Spotlight on the benefits of genetic testing
News of Angelina Jolie’s double mastectomy stunned the entertainment community last May. Humanitarian and mother of six, Jolie made the decision to take a preventive measure to decrease her chances of getting cancer. Jolie’s mother died at the age of 56 after a seven year battle with ovarian cancer and the actress said she wanted to avoid the same fate.
Jolie learned she carries a mutated version of the gene BRCA1, which scientists discovered among family histories revealing many cases of breast cancer, including cancers at early ages and in both breasts.
Some health experts believe Jolie’s decision to have the surgery was courageous.
“For many women who have lived with the feeling that cancer was inevitable due to their family history, this operation may give them the freedom to move forward without fear,” said Dr. Barry Rosen, surgeon and vice president of medical management at Advocate Good Shepherd Hospital in Barrington, Ill. “I commend Jolie for her courage to take these steps and share her story with the public.”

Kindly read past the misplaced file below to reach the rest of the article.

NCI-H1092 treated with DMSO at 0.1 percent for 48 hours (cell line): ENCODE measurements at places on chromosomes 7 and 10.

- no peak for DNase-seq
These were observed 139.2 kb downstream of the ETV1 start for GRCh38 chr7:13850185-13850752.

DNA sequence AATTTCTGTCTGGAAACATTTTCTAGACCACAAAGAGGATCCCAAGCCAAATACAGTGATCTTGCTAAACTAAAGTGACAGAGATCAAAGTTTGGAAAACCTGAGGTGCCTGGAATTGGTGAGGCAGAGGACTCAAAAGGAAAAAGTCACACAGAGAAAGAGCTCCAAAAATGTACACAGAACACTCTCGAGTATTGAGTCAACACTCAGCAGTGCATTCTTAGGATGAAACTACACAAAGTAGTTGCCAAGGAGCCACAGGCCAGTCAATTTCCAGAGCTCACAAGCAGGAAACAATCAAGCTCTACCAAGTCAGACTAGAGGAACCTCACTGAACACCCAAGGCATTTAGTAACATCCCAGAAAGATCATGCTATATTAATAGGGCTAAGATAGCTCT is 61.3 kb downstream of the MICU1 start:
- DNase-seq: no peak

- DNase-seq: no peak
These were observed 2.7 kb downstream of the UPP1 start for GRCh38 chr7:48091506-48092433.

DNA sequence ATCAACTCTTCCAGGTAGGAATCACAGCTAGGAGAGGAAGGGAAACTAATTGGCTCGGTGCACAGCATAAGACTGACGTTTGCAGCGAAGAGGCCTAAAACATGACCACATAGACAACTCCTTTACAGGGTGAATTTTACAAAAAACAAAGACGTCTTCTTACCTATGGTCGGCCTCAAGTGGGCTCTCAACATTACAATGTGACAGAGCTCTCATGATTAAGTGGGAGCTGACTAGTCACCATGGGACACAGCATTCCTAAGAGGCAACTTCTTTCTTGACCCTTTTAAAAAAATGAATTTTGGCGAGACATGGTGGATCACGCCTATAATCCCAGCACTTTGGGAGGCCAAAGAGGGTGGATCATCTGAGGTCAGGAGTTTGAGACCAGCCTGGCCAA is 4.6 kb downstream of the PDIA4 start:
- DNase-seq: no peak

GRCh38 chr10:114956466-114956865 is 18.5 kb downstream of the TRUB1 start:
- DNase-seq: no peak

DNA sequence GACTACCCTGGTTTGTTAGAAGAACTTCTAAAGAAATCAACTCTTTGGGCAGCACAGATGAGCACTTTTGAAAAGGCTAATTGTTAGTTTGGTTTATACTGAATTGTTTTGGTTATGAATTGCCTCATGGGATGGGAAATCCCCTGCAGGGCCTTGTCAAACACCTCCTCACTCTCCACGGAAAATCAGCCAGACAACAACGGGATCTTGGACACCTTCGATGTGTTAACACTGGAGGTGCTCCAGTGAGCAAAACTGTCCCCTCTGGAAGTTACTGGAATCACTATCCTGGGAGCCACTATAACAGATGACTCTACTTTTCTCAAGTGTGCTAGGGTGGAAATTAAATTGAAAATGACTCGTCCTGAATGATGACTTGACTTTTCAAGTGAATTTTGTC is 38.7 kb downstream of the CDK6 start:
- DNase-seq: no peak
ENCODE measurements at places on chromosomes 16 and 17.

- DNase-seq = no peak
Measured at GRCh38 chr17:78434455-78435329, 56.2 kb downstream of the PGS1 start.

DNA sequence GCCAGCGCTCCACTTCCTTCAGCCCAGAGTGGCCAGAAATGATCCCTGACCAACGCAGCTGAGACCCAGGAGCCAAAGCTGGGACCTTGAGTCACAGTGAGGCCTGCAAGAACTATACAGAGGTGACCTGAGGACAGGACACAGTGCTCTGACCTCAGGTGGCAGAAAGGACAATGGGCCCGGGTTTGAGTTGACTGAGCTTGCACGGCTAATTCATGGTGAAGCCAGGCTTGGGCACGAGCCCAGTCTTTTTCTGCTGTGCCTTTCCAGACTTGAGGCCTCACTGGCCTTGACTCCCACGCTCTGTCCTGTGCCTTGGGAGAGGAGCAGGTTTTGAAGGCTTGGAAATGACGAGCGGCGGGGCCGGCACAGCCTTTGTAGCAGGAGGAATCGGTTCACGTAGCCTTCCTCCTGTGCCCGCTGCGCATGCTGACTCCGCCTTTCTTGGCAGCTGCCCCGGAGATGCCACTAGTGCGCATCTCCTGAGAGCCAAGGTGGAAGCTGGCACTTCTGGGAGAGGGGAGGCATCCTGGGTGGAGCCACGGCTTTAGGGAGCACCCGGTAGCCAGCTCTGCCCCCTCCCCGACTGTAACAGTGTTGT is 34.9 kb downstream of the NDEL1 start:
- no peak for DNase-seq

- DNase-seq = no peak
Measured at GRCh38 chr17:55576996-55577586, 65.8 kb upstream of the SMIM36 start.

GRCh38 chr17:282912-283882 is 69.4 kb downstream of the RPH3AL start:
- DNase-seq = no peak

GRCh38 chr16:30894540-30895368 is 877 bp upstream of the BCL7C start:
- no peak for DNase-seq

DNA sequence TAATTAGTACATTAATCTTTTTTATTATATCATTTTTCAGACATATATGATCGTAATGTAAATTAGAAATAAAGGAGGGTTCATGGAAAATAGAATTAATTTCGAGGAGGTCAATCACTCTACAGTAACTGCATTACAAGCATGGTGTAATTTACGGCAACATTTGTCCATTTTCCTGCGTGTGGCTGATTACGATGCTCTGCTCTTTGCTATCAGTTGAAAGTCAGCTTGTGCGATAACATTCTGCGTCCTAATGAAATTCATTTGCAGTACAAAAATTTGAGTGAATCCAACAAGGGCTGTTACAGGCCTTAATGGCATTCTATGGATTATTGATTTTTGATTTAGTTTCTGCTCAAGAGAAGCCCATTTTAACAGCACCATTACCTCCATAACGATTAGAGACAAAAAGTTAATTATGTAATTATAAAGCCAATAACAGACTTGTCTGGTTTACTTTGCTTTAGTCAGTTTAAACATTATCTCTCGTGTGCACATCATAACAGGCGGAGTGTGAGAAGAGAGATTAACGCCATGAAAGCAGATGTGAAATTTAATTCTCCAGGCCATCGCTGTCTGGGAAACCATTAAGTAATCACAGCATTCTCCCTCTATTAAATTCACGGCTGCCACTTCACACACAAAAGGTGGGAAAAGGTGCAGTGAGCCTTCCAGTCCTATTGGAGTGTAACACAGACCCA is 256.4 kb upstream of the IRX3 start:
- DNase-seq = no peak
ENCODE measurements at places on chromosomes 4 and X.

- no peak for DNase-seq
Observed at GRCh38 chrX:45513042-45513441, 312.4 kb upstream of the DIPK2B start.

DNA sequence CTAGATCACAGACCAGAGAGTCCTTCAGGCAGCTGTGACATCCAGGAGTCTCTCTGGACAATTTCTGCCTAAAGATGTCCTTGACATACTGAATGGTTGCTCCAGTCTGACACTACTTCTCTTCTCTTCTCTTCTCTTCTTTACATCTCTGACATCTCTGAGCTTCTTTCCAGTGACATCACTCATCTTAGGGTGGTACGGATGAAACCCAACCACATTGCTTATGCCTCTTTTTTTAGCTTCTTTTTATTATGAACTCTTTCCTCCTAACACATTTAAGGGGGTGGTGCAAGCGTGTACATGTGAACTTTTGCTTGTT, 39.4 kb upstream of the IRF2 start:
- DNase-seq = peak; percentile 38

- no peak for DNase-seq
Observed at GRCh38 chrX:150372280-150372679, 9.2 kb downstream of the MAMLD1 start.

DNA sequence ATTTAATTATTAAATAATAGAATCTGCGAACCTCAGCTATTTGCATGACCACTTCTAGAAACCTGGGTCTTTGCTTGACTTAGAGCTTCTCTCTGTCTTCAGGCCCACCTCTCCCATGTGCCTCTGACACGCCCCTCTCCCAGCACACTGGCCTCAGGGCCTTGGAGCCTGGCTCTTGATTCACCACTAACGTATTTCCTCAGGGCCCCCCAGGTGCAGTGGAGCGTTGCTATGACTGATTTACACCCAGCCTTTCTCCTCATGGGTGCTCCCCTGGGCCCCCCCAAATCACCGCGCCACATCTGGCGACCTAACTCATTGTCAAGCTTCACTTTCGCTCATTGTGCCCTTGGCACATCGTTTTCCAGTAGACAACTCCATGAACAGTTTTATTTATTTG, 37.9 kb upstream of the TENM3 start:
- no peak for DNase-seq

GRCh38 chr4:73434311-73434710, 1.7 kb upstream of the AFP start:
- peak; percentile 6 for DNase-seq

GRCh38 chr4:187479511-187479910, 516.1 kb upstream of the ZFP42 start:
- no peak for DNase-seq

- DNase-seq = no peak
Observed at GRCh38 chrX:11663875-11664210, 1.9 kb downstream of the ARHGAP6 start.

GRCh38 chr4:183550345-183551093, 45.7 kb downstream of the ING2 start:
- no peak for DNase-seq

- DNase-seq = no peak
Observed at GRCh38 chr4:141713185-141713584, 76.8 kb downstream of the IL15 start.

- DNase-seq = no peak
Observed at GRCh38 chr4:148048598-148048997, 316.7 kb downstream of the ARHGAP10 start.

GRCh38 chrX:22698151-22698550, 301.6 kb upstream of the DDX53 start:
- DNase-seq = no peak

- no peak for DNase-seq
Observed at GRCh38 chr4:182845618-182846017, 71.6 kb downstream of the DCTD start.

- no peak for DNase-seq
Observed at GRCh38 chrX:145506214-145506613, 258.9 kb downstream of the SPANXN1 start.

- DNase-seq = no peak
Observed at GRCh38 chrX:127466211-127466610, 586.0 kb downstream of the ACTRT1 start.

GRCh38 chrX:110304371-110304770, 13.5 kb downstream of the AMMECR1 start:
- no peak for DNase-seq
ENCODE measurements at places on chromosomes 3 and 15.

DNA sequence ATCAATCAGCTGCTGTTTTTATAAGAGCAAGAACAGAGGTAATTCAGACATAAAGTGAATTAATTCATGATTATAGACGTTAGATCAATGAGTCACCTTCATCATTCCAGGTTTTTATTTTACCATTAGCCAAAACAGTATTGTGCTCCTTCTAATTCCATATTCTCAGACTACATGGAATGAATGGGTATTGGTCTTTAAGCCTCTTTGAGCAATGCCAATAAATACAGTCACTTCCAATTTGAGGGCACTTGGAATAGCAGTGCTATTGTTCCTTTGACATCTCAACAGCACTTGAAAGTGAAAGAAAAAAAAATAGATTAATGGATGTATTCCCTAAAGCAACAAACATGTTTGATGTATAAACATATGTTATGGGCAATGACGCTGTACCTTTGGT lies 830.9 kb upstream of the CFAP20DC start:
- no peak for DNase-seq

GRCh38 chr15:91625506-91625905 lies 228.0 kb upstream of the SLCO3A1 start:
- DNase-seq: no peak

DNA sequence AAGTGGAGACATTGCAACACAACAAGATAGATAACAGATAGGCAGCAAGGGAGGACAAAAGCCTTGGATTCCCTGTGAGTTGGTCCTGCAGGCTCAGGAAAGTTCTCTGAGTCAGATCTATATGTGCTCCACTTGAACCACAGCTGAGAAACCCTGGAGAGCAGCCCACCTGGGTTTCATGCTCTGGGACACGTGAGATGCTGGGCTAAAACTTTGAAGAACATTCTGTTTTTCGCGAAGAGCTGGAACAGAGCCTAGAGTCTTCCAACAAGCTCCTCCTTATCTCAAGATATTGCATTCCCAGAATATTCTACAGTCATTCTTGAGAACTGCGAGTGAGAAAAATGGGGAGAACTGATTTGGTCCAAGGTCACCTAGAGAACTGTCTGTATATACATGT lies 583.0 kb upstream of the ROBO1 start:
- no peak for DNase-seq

Jolie shared her story with the world in an editorial published in the New York Times.
“I wanted to write this to tell other women that the decision to have a mastectomy was not easy. But it is one I am very happy that I made,” said Jolie in the piece. “My chances of developing breast cancer have dropped from 87 percent to under 5 percent. I can tell my children that they don’t need to fear they will lose me to breast cancer.”
Patients with the BRCA1 gene mutation unfortunately are also at a 45 percent risk for developing ovarian cancer.
Melody Perpich, genetic counselor and coordinator of the cancer risk evaluation program at Advocate Illinois Masonic Medical Center in Chicago, says we could hear more from Jolie about other possible surgeries to reduce her cancer risk even more.
“We haven’t heard much more about Jolie’s next steps, which could likely include the removal of her ovaries and fallopian tubes in the next few years, typically recommended by age 40,” Perpich said. “This would reduce her risk of developing ovarian cancer by approximately 80 percent leaving a remaining risk of about 4 percent. Ovarian cancer is often detected at a late stage and incurable because there are no effective early detection screening methods.”
In the article, Jolie says she hopes by sharing her experience other women will benefit in similar situations.
For more information on breast health, visit www.Storiesofthegirls.com.
About the Author
health enews staff is a group of experienced writers from our Advocate Aurora Health sites, which also includes freelance or intern writers.